Suspended operations, staff layoffs among repercussions
Nearly a quarter of small businesses have lost $60,000 since the start of protests in support of pipeline opposition on a northern British Columbia First Nation, according to preliminary findings from a new survey by the Canadian Federation of Independent Businesses (CFIB).
And 48 per cent expect they will feel its impact soon, found the survey of 6,802 respondents.
"Many business owners across the country are telling us they have already had to suspend operations, lay off staff or ration supplies,” says Dan Kelly, CFIB president. “Many are in danger of losing important contracts to other international competitors and they worry about how this will hurt their reputation with clients going forward. While there are no easy answers to this complex issue, the risks of inaction are significant too."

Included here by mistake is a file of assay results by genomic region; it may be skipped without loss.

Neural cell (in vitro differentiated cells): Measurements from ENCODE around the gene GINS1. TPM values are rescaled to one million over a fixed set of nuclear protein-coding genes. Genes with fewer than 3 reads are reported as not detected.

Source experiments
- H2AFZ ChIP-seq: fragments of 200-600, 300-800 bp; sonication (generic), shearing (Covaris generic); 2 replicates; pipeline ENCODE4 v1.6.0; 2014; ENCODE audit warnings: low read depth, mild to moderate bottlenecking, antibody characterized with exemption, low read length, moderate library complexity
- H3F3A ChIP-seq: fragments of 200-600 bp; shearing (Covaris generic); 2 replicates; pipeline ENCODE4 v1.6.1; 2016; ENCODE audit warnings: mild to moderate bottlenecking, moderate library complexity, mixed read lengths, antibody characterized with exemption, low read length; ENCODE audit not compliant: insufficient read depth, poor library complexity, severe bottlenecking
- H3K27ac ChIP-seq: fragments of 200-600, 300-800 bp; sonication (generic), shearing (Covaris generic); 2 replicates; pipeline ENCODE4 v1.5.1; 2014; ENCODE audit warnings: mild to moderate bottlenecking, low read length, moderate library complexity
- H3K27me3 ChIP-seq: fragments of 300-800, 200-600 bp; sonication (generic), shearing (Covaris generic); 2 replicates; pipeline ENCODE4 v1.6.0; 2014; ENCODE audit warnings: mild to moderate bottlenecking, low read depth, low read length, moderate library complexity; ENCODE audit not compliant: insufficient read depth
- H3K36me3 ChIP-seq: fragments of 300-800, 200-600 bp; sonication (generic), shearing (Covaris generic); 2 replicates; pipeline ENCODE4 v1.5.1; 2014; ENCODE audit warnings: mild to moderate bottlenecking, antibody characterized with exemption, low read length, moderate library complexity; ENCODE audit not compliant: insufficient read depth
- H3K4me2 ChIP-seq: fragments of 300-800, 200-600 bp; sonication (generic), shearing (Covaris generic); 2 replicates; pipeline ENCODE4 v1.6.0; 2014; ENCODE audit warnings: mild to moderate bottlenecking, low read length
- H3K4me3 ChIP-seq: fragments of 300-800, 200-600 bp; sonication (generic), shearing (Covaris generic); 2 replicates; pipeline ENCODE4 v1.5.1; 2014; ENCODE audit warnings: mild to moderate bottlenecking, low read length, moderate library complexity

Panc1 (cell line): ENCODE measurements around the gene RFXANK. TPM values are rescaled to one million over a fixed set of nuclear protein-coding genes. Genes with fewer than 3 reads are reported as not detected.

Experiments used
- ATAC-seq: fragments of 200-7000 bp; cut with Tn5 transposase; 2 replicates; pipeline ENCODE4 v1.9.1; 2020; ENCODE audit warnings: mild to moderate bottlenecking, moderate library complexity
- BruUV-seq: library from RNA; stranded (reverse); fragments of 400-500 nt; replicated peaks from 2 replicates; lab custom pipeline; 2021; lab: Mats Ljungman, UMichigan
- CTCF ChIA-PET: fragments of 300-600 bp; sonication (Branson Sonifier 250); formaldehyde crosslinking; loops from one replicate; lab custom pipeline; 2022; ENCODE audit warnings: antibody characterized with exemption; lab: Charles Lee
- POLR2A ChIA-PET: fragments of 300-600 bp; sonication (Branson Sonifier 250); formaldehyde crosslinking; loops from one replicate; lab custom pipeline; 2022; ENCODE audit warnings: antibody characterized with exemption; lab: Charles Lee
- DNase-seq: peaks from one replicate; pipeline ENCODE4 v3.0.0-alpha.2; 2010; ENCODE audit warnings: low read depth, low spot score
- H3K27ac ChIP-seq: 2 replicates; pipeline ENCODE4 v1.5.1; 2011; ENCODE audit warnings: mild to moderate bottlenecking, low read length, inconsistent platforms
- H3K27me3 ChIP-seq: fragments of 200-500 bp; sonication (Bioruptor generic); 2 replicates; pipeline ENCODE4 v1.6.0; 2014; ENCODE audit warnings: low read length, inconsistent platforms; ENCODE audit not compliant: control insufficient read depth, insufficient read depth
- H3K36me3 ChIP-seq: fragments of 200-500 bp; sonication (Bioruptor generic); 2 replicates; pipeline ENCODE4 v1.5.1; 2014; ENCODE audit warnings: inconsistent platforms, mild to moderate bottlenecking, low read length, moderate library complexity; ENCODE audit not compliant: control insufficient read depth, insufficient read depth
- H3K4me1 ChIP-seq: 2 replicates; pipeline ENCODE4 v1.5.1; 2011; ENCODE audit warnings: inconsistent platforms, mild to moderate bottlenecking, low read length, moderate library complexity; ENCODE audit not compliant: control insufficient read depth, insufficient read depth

All sectors in all provinces have reported significant negative impacts caused by the blockades, including 23 per cent of retailers. One importer and exporter of goods, for example, has lost more than $80,000 and had to lay off all staff as overseas shipping rates have tripled.
"This situation could have consequences for small businesses and Canada's economy as a whole that extend well beyond the blockades," says Laura Jones, CFIB's executive vice-president, adding that 90 per cent of business owners are worried about how the blockades will affect investor confidence in Canada.
"Ultimately, Canada needs a clear path forward to balance economic development, environmental policy and Indigenous land rights to avoid repeating this situation and restore investor confidence," says Kelly.
A separate survey by the CFIB found that 76 per cent of the small business owners have had difficulty hiring workers over the past five years due to skills and labour shortages.